Say you’re watching a movie in an fMRI scanner. Certain areas of your brain—the auditory and visual cortices, for instance—will be significantly more active than others; and that activity will show up as colored splotches when the fMRI images are later analyzed. These blobs of significant activity usually cover small portions of the brain image, often less than 10 percent, which could make it seem, to the casual observer, that the rest of the brain is idling. But, as LeDoux put it to me in an email, “the brain could be one hundred percent active during a task with only a small percentage of brain activity unique to the task.” This kind of imaging highlights big differences in regional brain activity, not everything the brain is doing. And that’s why the 10-percent myth, compared with other fantasies, is especially pernicious.
In fact, the entire premise of only “using” a certain proportion of your brain is misguided. When your brain works on a problem—turning light that hits your retina into an image, or preparing to reach for a pint of beer, or solving an algebra problem—its effectiveness is as much a question of “where” and “when” as it is of “how much.” Certain regions of the brain are more specialized than others to deal with certain tasks, and most behavior depends on tight temporal coordination between those regions. Your visual system helps you locate that pint of beer, and your motor system gets your hand around it. The idea that swaths of the brain are stagnant pudding while one section does all the work is silly. The brain is a complex, constantly multi-tasking network of tissue.
Still, the appeal of the myth is clear. If we only use 10 percent of our brains, imagine how totally great life would be if we could use more. You could dazzle Grandma and her nursing-home crew during Jeopardy. Or, like Lucy, you could learn Chinese calligraphy in an hour. The 10-percent myth presses the same buttons as any self-help scheme that promises to make us better, faster. As Wang told me, it’s “like the 4-hour workweek guy.”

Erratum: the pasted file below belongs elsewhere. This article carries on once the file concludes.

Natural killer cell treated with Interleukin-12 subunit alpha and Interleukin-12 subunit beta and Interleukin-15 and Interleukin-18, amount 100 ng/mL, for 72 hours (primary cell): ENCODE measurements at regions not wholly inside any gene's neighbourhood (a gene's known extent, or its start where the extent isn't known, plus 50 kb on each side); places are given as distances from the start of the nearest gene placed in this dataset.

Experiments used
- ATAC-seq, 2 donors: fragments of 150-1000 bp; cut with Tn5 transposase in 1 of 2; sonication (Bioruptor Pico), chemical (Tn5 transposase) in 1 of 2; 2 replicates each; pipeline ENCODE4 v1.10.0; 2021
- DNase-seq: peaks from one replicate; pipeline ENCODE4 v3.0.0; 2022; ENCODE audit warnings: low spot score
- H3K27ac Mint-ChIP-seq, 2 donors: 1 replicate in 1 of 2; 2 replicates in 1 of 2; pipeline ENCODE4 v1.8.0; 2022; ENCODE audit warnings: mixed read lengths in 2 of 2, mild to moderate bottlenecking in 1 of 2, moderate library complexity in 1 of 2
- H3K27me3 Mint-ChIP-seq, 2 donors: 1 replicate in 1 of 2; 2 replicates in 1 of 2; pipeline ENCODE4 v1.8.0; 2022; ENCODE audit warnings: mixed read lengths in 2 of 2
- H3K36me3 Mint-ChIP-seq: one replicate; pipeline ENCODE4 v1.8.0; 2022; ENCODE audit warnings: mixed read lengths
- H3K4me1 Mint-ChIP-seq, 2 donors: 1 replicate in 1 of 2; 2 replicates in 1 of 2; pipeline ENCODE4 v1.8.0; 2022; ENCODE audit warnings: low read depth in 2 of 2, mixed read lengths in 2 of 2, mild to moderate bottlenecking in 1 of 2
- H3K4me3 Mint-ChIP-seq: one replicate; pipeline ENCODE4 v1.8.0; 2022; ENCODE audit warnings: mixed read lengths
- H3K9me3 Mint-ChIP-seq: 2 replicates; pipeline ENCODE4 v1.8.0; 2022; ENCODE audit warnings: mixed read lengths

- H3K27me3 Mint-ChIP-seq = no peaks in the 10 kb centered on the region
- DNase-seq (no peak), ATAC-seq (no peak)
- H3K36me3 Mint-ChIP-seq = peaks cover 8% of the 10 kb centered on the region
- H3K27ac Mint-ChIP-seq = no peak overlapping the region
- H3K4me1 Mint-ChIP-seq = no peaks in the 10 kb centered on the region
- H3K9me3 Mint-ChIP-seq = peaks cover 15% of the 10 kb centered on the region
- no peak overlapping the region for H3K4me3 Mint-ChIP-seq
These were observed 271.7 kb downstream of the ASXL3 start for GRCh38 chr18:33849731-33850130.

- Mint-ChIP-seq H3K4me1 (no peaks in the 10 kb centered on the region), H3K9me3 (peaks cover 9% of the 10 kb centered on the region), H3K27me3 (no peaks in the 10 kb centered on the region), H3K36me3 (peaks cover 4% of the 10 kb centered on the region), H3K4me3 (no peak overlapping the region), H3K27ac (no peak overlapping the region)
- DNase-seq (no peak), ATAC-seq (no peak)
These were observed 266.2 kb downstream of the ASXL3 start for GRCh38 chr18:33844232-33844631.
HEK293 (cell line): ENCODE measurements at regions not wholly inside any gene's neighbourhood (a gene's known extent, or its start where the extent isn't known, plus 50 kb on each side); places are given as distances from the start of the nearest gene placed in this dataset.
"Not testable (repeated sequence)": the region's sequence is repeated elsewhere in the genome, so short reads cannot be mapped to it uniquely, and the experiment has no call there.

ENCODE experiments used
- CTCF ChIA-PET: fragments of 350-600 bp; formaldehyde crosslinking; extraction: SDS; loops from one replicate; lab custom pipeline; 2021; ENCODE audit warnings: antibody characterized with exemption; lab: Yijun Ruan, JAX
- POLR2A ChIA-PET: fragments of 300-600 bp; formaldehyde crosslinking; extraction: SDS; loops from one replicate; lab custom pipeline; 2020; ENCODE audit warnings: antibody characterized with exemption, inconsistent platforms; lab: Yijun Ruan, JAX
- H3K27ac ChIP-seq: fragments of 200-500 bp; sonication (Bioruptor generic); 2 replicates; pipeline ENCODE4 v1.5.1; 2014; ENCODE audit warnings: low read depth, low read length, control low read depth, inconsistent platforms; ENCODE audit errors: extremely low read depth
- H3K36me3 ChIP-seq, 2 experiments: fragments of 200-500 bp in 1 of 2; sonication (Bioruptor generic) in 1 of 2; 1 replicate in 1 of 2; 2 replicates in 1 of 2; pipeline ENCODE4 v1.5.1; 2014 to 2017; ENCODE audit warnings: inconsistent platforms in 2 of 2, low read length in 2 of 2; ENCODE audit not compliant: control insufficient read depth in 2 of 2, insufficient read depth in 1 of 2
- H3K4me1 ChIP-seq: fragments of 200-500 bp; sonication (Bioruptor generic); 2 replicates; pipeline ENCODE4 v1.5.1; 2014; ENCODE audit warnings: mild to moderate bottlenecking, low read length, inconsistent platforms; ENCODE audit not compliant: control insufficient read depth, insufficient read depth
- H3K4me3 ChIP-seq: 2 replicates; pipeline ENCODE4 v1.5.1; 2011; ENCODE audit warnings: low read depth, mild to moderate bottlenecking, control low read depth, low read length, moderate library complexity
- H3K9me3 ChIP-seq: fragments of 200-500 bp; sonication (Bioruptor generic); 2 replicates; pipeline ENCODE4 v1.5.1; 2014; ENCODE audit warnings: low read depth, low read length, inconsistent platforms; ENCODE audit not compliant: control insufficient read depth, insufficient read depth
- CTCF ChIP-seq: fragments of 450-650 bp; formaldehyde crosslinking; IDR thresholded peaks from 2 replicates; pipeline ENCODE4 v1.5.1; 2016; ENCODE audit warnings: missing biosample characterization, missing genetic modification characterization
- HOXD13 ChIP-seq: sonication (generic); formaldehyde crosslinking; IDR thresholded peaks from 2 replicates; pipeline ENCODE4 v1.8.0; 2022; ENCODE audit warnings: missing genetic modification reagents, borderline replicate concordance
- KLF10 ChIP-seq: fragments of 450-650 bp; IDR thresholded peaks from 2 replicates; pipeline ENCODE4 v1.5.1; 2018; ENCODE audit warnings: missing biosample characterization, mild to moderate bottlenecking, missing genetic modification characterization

And that’s why the 10-percent myth, compared with other fantasies, is especially pernicious. It has a distinct air of scientific plausibility—it’s a zippy one-liner with a nice round number, a virus with obvious vectors in pop-psychology books, easy to repeat at cocktail parties. The myth is also part of a larger way of thinking about the brain that is characterized by misleading simplifications—like the notion that the right side of the brain is creative and the left side rational. “Those kinds of ideas self-perpetuate,” LeDoux told me. “It's like saying dopamine is responsible for pleasure and the amygdala makes fear. Both are wrong.”
Neuroscience is still in its adolescence, but it is all too often served to the public as a more mature field. As psychologist Gary Marcus recently argued, biology—including neuroscience—is not like physics, where scientists build on a bedrock of established formal laws. As of yet, neuroscience has no such foundation, which may increase the likelihood that sweeping myths about the brain endure. Neuroscience and psychology are the rare scientific fields that, for many, have tangible personal value—there is no self-help industry based on the therapeutic effects of the Higgs boson—which means slow, careful progress in research often gets juiced up by opportunist, or at least over-eager, non-scientists.
I’m still going to see Lucy, if only because it’s directed by Luc Besson and The Fifth Element blew my 10-year-old mind when it came out. But here’s to hoping for Hollywood sci-fi movies that lean more on the weird and imaginative and less on the widely believed and dead wrong.